p. 111 "Hubbard increasingly turned his wrath on children, who were becoming a nuisance on the ship. He thought they were best raised away from their parents, who were 'counter-intention' to their children. As a result, he became their only -- stern as well as neglectful -- parent. Children who committed minor infractions, such as laughing inappropriately or failing to remember a Scientology term, would be made to climb the crow's nest, at the top of the mast, four stories high, and spend the night, or sent to the hold and made to chip rust."
p. 311 "The church discourages such examination [looking into the charges brought against the Church of Scientology over the years], telling its members that negative articles are 'entheta' and will only cause spiritual upset. In 1996, the church sent CDs to members to help them build their own websites, which would then link them to the Scientology site; included in the software was a filter that would block any sites containing material that vilified the church or revealed esoteric doctrines. Keywords that triggered the censorship were Xenu, OT III, and the names of prominent Scientology critics."
This book covers such a wide expanse of ideas, it's really very difficult to describe as a whole piece. Ultimately, upon reading the whole thing and sThis book covers such a wide expanse of ideas, it's really very difficult to describe as a whole piece. Ultimately, upon reading the whole thing and skipping some things, etc., I found the most fascinating thing to be that "queer" is a multifaceted word, used to refer to sexuality, gender identity, levels of activism. I really had to evaluate how I identify with the word. I know that for myself, I like it because it feels more all-encompassing than the gay/lesbian binary, and that it's NOT a binary ... it reinforces that sexuality, gender identity, body politics, all is fluid and across a spectrum, not a binary. That being said, there are DEFINITELY some essays I just couldn't get on board with -- the "I'm-queerer-than-you" mentality is really off-putting and exclusionary, in my opinion, and this idea is present in many of the "radical activism" essays. Also, the entitlement that some queer folk feel about telling other queer-identified people that they can't be queer because of x, basically trying to force "queer" into a definable, exclusive box, and keep the unworthy out. I think this is just counterproductive ... I'm also not a get-in-the-streets/get-arrested-for-my-radicalism person, and I feel like that's a valid standpoint. It's in fact privilege that enables some people to go out and get arrested for protests/activism-things, and know that they won't be forever in jail. But would that be the same for people of color? working-class people who can't afford to miss any work? Anyway, that's only a part of the book.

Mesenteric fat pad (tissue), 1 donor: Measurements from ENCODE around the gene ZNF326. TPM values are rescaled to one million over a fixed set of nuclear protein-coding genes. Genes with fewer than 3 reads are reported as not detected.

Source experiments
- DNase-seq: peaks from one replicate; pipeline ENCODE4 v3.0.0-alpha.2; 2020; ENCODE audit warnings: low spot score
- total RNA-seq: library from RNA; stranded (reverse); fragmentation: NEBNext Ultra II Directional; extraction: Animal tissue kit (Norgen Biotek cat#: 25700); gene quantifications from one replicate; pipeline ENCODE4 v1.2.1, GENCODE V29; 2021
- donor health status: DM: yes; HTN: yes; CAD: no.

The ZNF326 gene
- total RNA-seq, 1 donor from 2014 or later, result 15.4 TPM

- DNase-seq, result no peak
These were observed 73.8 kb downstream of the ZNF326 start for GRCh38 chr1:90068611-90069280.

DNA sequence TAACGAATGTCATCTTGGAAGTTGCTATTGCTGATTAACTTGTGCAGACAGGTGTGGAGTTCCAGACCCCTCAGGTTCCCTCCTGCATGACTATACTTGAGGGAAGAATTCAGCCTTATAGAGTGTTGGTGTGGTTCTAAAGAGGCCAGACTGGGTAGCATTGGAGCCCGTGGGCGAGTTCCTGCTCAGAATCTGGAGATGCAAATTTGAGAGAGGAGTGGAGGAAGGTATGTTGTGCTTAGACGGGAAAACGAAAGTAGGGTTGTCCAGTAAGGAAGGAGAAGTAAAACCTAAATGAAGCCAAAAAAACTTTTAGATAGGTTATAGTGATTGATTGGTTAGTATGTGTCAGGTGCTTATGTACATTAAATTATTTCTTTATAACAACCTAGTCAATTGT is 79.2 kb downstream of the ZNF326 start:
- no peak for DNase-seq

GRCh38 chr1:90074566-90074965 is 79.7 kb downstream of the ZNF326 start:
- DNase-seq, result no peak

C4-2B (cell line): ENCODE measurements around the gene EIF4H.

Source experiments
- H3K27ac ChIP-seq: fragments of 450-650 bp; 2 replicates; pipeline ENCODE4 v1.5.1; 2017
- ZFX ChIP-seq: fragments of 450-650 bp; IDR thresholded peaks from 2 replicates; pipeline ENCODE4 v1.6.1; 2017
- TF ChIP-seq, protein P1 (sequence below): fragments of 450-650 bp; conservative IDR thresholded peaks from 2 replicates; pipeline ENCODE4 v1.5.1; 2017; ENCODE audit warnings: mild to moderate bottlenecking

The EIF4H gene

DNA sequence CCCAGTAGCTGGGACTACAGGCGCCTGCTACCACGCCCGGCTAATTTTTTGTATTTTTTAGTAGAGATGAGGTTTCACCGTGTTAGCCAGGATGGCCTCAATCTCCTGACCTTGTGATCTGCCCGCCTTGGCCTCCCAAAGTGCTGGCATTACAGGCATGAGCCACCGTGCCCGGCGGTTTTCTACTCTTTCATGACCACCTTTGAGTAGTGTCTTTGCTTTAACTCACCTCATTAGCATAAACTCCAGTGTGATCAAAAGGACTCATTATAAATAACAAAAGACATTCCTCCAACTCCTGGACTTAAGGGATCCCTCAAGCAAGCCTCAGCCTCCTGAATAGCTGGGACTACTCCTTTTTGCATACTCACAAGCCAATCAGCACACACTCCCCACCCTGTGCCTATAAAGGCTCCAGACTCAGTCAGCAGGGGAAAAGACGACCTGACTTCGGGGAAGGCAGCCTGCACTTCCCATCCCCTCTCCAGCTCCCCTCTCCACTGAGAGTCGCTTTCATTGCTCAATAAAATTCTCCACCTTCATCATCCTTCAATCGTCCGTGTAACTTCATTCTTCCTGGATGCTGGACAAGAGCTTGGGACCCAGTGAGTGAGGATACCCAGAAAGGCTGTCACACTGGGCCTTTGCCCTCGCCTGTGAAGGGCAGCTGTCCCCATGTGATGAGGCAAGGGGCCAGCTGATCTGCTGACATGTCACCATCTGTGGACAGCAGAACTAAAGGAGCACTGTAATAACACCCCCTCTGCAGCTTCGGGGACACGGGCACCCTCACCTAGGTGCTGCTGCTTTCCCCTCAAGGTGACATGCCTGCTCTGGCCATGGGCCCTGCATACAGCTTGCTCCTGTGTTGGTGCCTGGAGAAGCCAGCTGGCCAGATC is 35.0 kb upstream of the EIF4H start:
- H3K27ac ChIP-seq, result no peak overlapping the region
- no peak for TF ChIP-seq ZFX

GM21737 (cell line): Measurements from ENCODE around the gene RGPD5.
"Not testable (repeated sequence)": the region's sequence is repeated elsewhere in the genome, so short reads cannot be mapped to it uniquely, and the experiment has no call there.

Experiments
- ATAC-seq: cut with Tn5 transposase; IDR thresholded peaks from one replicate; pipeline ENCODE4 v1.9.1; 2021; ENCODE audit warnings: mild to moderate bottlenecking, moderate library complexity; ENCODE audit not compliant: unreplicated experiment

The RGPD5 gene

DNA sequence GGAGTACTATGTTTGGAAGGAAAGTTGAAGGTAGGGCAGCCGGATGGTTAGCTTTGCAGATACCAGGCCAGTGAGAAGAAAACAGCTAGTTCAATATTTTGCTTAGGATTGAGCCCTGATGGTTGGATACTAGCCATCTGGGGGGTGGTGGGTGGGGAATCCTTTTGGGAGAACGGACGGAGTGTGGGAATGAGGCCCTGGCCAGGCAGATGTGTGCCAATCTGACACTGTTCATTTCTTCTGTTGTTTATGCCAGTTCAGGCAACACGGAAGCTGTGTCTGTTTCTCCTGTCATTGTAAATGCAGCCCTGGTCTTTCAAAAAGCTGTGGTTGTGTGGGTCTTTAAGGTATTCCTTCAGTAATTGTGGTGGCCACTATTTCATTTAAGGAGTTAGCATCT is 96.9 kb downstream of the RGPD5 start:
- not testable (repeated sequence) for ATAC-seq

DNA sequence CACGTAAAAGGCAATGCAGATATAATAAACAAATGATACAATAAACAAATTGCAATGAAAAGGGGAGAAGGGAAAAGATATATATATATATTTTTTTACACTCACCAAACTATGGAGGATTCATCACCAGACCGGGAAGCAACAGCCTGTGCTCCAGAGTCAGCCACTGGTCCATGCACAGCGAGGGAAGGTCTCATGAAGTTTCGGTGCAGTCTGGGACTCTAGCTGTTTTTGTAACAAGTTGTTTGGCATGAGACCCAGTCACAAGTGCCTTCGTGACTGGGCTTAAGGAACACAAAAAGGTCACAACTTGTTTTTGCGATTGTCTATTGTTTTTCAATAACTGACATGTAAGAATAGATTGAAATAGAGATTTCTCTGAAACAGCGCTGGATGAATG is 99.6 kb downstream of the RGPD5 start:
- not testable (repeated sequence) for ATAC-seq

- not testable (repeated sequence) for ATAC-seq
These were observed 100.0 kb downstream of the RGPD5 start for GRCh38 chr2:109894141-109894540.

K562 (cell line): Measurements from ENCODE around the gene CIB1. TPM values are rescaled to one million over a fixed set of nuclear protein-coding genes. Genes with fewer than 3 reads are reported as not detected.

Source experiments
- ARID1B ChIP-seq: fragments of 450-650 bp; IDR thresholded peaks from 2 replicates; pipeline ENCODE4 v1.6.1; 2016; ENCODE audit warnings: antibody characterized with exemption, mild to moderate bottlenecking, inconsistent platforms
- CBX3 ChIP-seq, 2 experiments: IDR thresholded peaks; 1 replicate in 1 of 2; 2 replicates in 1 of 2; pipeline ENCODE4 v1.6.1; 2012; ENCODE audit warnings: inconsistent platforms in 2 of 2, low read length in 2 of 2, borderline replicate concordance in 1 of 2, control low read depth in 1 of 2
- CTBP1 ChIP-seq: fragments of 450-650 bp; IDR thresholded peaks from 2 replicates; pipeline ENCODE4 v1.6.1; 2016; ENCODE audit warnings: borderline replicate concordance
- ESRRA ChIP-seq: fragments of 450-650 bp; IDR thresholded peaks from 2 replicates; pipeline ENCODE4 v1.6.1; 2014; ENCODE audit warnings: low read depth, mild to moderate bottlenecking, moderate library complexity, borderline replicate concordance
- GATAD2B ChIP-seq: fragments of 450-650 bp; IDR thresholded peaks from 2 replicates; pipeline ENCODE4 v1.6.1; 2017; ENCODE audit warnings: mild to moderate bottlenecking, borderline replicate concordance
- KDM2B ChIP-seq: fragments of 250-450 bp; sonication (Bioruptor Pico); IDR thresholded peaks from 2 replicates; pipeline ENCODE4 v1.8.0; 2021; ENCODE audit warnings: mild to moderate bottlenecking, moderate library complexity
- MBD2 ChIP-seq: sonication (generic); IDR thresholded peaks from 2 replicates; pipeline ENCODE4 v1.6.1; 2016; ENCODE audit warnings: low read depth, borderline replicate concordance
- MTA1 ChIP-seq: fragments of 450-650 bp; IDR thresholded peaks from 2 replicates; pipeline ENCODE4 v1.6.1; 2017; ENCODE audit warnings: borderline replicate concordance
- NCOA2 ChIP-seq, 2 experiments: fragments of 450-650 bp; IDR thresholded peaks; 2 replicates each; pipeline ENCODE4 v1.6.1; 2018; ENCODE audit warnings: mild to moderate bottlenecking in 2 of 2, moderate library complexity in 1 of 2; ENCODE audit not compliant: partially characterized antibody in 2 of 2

I guess the best part about this collection is that it really shows so many different approaches to queerness and activism, and philosophy, etc., that it really makes you think about your own identity politics and try to articulate the difficult-to-articulate. There were many places that I just felt an aversion to what I was reading, and I had to take a step back and try to figure out what it was making me feel that aversion ... what was it in my understanding of "queer" that didn't mesh with whatever I was reading that made me feel kind of bristly?
So read this book if you want to understand queerness for yourself -- the best part is that you WILL NOT agree with everything in here (I certainly didn't!) but it makes you think and evaluate ... ...more